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Avalanche center hopes Colorado can avoid repeat of deadly 2020-21 winter

12 fatalities statewide were the most since 1992-93

Scott Condon
The Aspen Times
A skier triggered an avalanche Oct. 29 in an area known as Kitchen Wall on Loveland Pass. The two other avalanches ran sympathetically, and the skier was unharmed.
Summit County Sheriff’s Office/Courtesy photo

EAGLE — The Colorado mountains are notorious for receiving substantial snowfall in October and November, then getting a dry spell that results in a rotten base layer.

Last winter was the poster child for those conditions, and it resulted in a deadly winter for avalanches. The 12 fatalities were the most recreational avalanche deaths since 1992-93 and double the state’s 10-year average, according to a recent summary by the Colorado Avalanche Information Center in The Avalanche Review, a publication by the American Avalanche Association.

“Only pre-WWII mining days saw seasons with more avalanche fatalities,” wrote Brian Lazar, deputy director of the avalanche center.



Lazar said this winter is starting off with generally safe conditions that could change with the most recent storm.

“It’s not the same as last year,” Lazar said. “The difference is this year the early-season snow cover is much less contiguous compared to last year. It really is confined to the northerly, maybe east-facing slopes at really high elevations, so the upper stretches near treeline and then Alpine.



“At this point last year, we had snow cover much more contiguous across the landscape, which then made the weak layers much more contiguous across the landscape, so when we finally got snow, it built slabs, and we saw bigger avalanches.”

After a dry stretch to start December 2020, it started snowing Dec. 10. Across the state, there were 93 human-triggered slides the following week as powder-starved backcountry travelers were eager to finally get outdoors. It was the most human-triggered avalanches in a week in Colorado history, according to the avalanche center. As snowfall kept piling up, the slides got bigger. The first avalanche fatality occurred Dec. 18, when a skier got caught, buried and killed west of Crested Butte.

Another dry period in January created another weak layer and established conditions that resulted in more deadly slides once snowfall returned.

This winter, there were a couple of storms in the High Country in October and November, and there were also pronounced dry periods with cold nights.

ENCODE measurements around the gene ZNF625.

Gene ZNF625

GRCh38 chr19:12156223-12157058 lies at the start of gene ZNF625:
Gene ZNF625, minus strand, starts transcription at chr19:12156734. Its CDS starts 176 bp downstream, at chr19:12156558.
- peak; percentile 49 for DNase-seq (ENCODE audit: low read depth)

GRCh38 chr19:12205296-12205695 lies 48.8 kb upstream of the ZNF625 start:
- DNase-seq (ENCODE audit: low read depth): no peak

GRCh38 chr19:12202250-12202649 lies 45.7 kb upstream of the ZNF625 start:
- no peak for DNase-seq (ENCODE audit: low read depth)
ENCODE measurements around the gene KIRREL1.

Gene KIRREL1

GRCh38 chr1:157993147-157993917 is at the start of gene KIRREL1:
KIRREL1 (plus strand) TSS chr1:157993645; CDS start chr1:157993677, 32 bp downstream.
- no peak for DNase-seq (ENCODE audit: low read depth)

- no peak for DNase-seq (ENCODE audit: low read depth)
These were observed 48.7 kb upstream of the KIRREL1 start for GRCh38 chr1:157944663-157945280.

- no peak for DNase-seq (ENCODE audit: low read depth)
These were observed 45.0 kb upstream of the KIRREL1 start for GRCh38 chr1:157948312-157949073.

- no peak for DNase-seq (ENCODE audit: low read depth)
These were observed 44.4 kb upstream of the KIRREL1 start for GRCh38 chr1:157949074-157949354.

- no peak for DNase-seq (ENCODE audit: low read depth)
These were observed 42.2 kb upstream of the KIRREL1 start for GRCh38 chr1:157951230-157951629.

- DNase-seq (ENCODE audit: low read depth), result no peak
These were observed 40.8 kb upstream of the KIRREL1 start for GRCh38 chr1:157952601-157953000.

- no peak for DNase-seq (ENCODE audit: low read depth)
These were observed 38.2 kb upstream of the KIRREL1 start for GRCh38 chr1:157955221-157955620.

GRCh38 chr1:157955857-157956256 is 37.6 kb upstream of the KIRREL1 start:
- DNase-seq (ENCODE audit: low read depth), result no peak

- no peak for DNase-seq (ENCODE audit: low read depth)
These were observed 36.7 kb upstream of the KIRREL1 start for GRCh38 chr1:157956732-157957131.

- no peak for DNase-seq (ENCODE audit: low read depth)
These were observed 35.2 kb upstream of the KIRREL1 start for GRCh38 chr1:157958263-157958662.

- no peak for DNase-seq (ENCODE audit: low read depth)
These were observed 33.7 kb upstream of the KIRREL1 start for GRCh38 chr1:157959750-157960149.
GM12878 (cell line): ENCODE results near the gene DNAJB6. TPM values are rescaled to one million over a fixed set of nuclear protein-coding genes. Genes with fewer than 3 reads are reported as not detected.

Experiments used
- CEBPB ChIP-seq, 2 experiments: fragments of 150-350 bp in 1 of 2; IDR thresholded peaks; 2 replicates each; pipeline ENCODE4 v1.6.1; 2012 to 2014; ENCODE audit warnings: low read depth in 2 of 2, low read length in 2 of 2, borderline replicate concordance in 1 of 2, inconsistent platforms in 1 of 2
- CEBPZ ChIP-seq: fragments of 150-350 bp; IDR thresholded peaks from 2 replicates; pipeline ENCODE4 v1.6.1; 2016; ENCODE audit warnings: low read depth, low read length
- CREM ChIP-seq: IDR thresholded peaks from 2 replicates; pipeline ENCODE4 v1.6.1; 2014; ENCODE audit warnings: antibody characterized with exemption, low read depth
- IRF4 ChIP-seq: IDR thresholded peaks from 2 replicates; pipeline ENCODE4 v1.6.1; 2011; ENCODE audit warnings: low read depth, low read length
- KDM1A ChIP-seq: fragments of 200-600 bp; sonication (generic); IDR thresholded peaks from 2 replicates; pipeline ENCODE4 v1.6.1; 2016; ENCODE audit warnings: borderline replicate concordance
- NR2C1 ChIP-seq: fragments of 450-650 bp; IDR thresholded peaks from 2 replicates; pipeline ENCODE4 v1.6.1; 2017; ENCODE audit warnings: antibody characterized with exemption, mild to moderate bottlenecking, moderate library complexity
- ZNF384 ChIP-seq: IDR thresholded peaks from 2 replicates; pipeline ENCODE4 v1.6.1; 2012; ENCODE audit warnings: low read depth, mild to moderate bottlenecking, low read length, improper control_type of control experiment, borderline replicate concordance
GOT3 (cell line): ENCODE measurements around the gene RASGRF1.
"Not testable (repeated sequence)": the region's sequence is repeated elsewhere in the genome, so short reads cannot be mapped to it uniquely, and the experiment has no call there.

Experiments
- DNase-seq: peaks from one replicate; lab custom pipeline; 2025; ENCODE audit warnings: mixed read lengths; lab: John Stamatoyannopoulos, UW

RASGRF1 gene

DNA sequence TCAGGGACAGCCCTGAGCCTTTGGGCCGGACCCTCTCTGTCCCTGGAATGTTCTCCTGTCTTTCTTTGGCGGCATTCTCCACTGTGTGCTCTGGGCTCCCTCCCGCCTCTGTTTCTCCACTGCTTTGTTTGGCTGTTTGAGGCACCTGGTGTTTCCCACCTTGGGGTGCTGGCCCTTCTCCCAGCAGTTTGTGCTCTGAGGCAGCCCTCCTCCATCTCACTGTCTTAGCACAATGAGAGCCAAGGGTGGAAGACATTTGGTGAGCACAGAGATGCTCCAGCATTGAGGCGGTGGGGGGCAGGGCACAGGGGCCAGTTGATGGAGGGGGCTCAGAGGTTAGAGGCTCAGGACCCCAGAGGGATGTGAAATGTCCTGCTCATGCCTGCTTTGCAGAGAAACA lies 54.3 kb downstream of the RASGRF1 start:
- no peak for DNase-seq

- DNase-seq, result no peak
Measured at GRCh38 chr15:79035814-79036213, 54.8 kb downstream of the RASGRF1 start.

“We have generally safe avalanche conditions because we just don’t have any snow,” Lazar said before the most recent snowstorm. “The good news (of) these warm, really dry conditions is that many slopes melted back to bare ground. We kind of get to start over in all those places, so that is good news for us.

“But it’s not going to be the case everywhere. The places that held onto the snow — they’re going to be the first to produce the big avalanches — are those high north, northeast maybe east-facing slopes in the Alpine.”

The prolonged dry stretch into December, he said, was a good time for backcountry travelers to take note of the slopes that held snow because they will likely develop into problem areas in the future.

“It’s just weak, sugary snow from top to bottom in places that it survived,” Lazar said.

With the snowstorm this week, backcountry travelers must realize “we’re in store for a fairly dramatic change in avalanche conditions,” Lazar said.

The Wednesday-Thursday storm system dropped as much as 11 inches on Summit County ski areas with another 2-5 expected to fall Friday.

“We want people to realize winter is here; it’s coming,” Lazar said. “… Check the forecast because things are going to change very quickly.”

A daily forecast is available at Avalanche.State.co.us. As of Friday morning, the report showed considerable avalanche danger (3 out of 5) in the Vail and Summit County zones.

“You can trigger large dangerous avalanche today,” the reported stated. “New snow and wind will overload our weak snowpack.”

In the 2020-21 winter assessment for The Avalanche Review, Lazar noted that the Colorado Avalanche Information Center tried several ways to get the word out last year about the hazardous conditions but still saw a high number of fatalities.

“We hope the historic numbers of avalanche fatalities, multiple-involvement accidents and multiple-fatality accidents are just anomalies and not the sign of a worrisome trend,” he wrote.


Taylor Sienkiewicz/Summit Daily News archive

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